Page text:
Mar 13 2012
Civic Circus with Ankur Patel breaks down local politics, with a weekly report on city, county, and state bureaucracies.
The gerrymandering continues for the 15 districts that make up the Los Angeles City Council and those that represent 7 elected seats on the Board of the Los Angeles Unified School District.
In theory, to prevent gerry mandering, instead of the politicians themselves drawing the lines of the districts electing them, we have redistricting commissions that draw the lines on their behalf. Of course, the commission members are all appointed by the City Council members, and effectively act as their proxies.
The LA City redistricting commission is 21 members strong — 1 appointed by each of the 15 sitting city council members, 1 by the city attorney, 1 by the city controller, 1 more from the city council president, and 3 by the mayor.
These appointees act as a buffer by providing political cover for the elected officials that will benefit from redrawing lines, but for all intents and purposes it is obvious that the process has been corrupted. This go-around has been more obvious because redistricting commissioner Helen Kim, new to the incestuous nature of city politics, has been openly criticizing the process while confirming public suspicion of conflicts of interest.
To the Angelenos that are not familiar with redistricting and don’t understand why it is an important issue — outside of the fact that the districts look unnatural — let me point out some specific issues that highlight how the process is used to empower the politically connected while keeping potential opposition in a position of weakness:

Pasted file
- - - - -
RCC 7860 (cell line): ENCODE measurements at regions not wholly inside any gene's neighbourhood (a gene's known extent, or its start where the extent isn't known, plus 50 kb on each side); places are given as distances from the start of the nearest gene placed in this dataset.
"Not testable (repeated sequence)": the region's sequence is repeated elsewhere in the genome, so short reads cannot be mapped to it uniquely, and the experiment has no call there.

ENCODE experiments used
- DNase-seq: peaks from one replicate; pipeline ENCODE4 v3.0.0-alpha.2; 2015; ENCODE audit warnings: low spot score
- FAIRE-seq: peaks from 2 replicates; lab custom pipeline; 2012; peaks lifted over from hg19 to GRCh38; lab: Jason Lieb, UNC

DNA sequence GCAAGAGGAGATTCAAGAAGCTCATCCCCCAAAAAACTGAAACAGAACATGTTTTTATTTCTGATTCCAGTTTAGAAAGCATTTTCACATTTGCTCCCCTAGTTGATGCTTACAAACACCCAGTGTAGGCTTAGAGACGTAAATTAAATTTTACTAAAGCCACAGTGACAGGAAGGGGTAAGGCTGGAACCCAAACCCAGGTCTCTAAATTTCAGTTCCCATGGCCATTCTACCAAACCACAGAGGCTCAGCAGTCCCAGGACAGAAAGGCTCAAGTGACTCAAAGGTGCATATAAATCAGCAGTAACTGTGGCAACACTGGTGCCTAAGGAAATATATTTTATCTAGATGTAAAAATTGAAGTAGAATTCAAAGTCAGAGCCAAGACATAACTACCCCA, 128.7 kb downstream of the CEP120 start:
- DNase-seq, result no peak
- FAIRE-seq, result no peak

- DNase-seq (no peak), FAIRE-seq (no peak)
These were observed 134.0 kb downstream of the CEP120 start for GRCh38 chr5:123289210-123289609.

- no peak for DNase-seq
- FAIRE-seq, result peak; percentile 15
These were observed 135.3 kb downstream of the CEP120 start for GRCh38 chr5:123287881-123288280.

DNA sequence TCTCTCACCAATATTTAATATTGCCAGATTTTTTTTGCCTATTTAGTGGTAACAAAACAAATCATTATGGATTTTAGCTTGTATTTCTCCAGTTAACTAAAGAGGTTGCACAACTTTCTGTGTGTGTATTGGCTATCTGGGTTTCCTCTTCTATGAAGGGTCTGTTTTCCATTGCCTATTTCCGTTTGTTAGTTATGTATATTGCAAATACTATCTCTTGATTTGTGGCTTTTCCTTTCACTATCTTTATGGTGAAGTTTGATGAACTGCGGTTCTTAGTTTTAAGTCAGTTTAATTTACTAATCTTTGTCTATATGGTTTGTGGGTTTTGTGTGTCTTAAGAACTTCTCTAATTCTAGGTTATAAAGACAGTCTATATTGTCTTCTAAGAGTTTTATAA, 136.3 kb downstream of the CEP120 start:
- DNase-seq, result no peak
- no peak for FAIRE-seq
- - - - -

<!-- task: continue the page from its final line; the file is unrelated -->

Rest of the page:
District 1, currently represented by Ed Reyes, was altered to include the home of Reyes’ chief of staff, Jose Gardea, who will run for the district in 2013, while the same district was redrawn to cut out state assemblyman Gil Cedillo who is also running for the same seat.
Herb Wesson, the current City Council President is adding prized communities like Leimert Park and Baldwin Hills to his district, while allies like Jose Huizar get developer hot zones in downtown at the expense of political rivals like Bernard Parks and Jan Perry, making the process of redistricting that much slimier.
From Korea Town to the Foothills in The Valley, communities that are starting to understand the nature of Los Angeles politics, and becoming politically influential, have been purposefully broken up. Divide and conquer is absolutely a tactic that gerrymandering emphasizes and capitalizes on. For example, LA’s Korean American residents, upset at being broken up into four separate districts, are still unhappy at the City Council’s new proposal splitting them into two.
Meanwhile at the LAUSD, you wouldn’t be surprised to find out that the 15 member redistricting commission for the school district is made up of political appointees, but the fact that 8 out of the 15 commissioners are appointed by LA city elected officials, is only too reminiscent of a game of musical chairs as career politicians move from one political body to the next. Monica Garcia, the current LAUSD board president, used to be Jose Huizar’s chief of staff when he was on the school board. In fact, it is well documented that the mayor has a working majority on the board of LAUSD, and is pushing the pro-charter school agenda.
And, Bennet Kayser, a board member that regularly voices opposition to Villaraigosa, has been disadvantage in any upcoming election under the guise of drawing another majority Latino district. In a fundamentally flawed redistricting process opposing the powerful leads to unfriendly maps.
It is insulting to the people of Los Angeles and the concept of democracy that arbitrary lines on a map are used to consolidate political power.
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